For every WiiWare gem like Cave Story, Mega Man 10, LostWinds or Rage of the Gladiator, there are at least fifty games that make you cringe. Most of these developers are small and just trying to turn a little bit of a profit by making a little game. Many try to make a game based off a really basic premise, or possibly cash in on the success of other, superior games.

Arcade Sports, sadly, heavily leans toward the cringe-worthy side of things. It’s a basic compilation, including bowling, air hockey, snooker, and pool. It also feels really warmed-over. What went wrong? Let’s take a look and see if we can’t also sort out a few things with motion controls.

 

A Brief History of Motion Controls

Since the dawn of gaming, we’ve been trying to find more intuitive ways of controlling our games. Nintendo struck gold with the original NES pad, and every gaming controller since has been a refinement or addition to their original device. Nintendo struck gold again with the Wiimote with the promise of more intuition.

 

“Instead of pressing the Z button and using the targeting reticule, you can mimic the motion of bowling and the ball will roll like normal!” As evidenced by the large sales figures, this has gone a long way toward breaking down the barriers separating man and machine.

 

So why are we examining all of this? Because the point of motion controls is intuition: Being able to look at what’s going on on-screen and figure out your motion. That is exactly what Arcade Sports lacks, especially in the bowling section.

 

For instance, to bowl, you aim the ball, press A twice and then…what? I tried mimicking the bowling motion. Nothing happened. I flailed the remote a little bit and the ball flew out of my hands toward the pins as if rocket-propelled. I repeated the action on the next frame and nothing happened. I moved my hand quickly upward. The ball rolled slowly and hooked even though I purposely didn’t twist my wrist to set up a straight shot. I tried repeating the movement. Nothing happened. I flailed wildly. The ball rolled softly straight ahead.

I could sit and try and figure exactly how the motion is supposed to work, but that’s really not the point, is it? Motion controls are supposed to be intuitive, and Arcade Sports completely lacks intuition.

 

Another thing that we can pretty easily agree on is that the original Wiimote lacked precision. That’s why they had to release Motion Plus. Therefore, I’m completely baffled that someone thought that Air Hockey would be a good inclusion in Arcade Sports. In Air Hockey, you have to move quickly and precisely, and in Arcade Sports your controller gets confused and loses track of where your paddle is in the heat of action, or you find that you’re pointing offscreen and have to scramble to get back to your paddle. It’s also impossible to line up a shot with any accuracy, leading to the computer embarrassing you repeatedly, even in practice mode. This lack of precision also kills pool and snooker, although to a much lesser degree.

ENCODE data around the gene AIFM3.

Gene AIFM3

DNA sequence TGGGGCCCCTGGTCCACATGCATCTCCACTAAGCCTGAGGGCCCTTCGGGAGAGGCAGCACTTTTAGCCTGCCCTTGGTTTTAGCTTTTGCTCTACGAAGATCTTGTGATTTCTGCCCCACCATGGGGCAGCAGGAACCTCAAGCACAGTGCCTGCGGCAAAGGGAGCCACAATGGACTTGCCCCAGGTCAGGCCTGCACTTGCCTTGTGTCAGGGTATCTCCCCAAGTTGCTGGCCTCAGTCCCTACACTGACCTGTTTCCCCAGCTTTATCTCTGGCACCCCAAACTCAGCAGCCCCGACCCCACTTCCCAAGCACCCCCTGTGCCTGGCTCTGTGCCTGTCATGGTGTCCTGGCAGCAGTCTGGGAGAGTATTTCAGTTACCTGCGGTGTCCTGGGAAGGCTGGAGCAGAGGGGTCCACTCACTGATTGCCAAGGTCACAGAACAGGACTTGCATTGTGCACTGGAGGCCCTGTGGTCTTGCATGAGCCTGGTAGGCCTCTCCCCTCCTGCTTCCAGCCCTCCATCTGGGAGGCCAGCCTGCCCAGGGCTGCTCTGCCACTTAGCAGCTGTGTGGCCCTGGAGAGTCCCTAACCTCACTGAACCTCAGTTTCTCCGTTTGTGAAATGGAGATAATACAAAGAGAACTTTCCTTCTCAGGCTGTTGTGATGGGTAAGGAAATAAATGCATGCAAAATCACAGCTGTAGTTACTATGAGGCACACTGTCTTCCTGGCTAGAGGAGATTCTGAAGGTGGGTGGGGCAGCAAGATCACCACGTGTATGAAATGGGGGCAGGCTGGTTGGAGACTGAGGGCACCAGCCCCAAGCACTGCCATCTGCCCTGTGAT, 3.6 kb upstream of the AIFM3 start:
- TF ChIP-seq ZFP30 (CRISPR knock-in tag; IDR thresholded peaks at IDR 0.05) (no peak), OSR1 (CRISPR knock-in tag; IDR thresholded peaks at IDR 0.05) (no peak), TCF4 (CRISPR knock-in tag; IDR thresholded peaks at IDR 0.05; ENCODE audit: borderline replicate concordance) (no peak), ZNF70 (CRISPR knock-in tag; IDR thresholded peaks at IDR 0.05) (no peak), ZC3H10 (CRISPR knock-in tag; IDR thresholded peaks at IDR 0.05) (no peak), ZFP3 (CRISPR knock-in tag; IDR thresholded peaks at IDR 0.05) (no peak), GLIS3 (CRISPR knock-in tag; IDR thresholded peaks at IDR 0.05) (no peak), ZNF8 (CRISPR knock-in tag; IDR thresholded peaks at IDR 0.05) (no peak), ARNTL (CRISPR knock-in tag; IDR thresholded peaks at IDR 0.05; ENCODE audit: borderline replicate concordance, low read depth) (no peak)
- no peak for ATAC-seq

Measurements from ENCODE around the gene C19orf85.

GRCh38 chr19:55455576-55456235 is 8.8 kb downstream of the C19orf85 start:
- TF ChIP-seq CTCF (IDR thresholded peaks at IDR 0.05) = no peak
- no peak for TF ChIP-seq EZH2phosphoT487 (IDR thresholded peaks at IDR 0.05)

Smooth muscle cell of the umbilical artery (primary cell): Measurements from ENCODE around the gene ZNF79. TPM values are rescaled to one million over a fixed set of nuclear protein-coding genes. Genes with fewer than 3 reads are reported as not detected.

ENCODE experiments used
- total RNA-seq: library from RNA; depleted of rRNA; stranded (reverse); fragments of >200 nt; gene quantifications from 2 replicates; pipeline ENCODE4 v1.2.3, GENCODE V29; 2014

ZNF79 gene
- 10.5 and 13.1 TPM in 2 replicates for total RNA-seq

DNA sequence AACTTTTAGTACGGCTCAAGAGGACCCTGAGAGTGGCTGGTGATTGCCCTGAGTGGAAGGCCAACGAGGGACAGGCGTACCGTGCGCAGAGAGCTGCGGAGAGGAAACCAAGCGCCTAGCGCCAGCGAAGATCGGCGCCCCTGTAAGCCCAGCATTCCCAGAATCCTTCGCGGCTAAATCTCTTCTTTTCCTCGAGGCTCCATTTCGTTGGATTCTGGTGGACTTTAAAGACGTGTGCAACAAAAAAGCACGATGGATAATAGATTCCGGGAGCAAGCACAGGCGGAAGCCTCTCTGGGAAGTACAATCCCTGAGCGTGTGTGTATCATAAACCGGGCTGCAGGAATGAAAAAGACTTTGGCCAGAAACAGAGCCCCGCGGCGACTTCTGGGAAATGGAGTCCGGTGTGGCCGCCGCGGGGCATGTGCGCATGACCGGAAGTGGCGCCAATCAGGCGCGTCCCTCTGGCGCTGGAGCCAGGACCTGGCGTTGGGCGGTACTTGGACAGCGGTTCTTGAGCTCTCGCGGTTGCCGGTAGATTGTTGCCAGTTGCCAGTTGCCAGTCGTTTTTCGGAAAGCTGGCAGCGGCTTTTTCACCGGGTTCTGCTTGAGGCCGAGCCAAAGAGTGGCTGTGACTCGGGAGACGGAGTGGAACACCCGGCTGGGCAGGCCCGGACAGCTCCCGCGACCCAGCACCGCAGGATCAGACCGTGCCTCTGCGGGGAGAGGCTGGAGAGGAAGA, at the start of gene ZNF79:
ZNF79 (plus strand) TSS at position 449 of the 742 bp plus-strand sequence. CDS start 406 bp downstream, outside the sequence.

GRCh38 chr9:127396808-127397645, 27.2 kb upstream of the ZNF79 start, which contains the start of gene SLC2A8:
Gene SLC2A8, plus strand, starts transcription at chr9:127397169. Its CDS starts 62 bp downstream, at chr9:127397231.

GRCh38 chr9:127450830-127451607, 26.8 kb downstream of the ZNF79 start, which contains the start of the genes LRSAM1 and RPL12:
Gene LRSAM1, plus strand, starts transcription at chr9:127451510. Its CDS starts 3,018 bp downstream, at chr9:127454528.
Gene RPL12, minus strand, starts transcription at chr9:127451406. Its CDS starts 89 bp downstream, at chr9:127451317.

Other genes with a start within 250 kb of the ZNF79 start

This is exactly what Sony refers to when they boast about how accurate their system is, but at the risk of getting way off the subject, it’s not always the hardware’s fault. Wii Sports laid down a really accurate template for doing bowling, for instance. It works great and feels like real bowling. These games? I don’t even know what they feel like, but they ain’t pool, snooker, bowling and air hockey, that’s for sure. The accuracy of the device doesn’t necessarily matter, but how the developers use it that will make the more lasting impression.

 

More Problems Than You Can Shake A Pool Cue At

The computer also has an unfortunate tendency to use rubber-band AI. I’ve actually never seen a more outrageous use of it. For instance, the computer will clamp down with the first three or so balls pretty badly. Then, after that, it will actually start SETTING YOU UP FOR SHOTS. I saw the computer player shoot the cue ball in such a way that it rolled to a gentle stop in the easiest position for me. Once you’ve potted a few, the computer clamps down again and finishes you off. I mean, that’s lazy. Only a child would be taken in by such tomfoolery.

 

I should say that the one facet I did like was that while playing pool, they would show you not only what angle your cue ball would strike at, but also what direction your ball would ricochet in and what direction the ball you strike would go. That’s like, one good decision out of 80 made here.

I could go on about the ugly graphics ,or the fact that the framerate drops when your bowling ball goes down the alley, or how there’s such an unnatural curve to your shots that it sometimes feels as if your ball hit a gopher or a camouflaged cat hiding underneath the alley, but I’m spending far too much time on this game. Suffice to say, it’s not good.

 

Here’s the thing: I have no problems awarding extra points to a game that aims high and misses. Not everyone can be Miyamoto, but at least you’re trying, right? However, I get very angry when a game aims for the ground and misses. And falls over. And then poops itself. That’s Arcade Sports in a nutshell.

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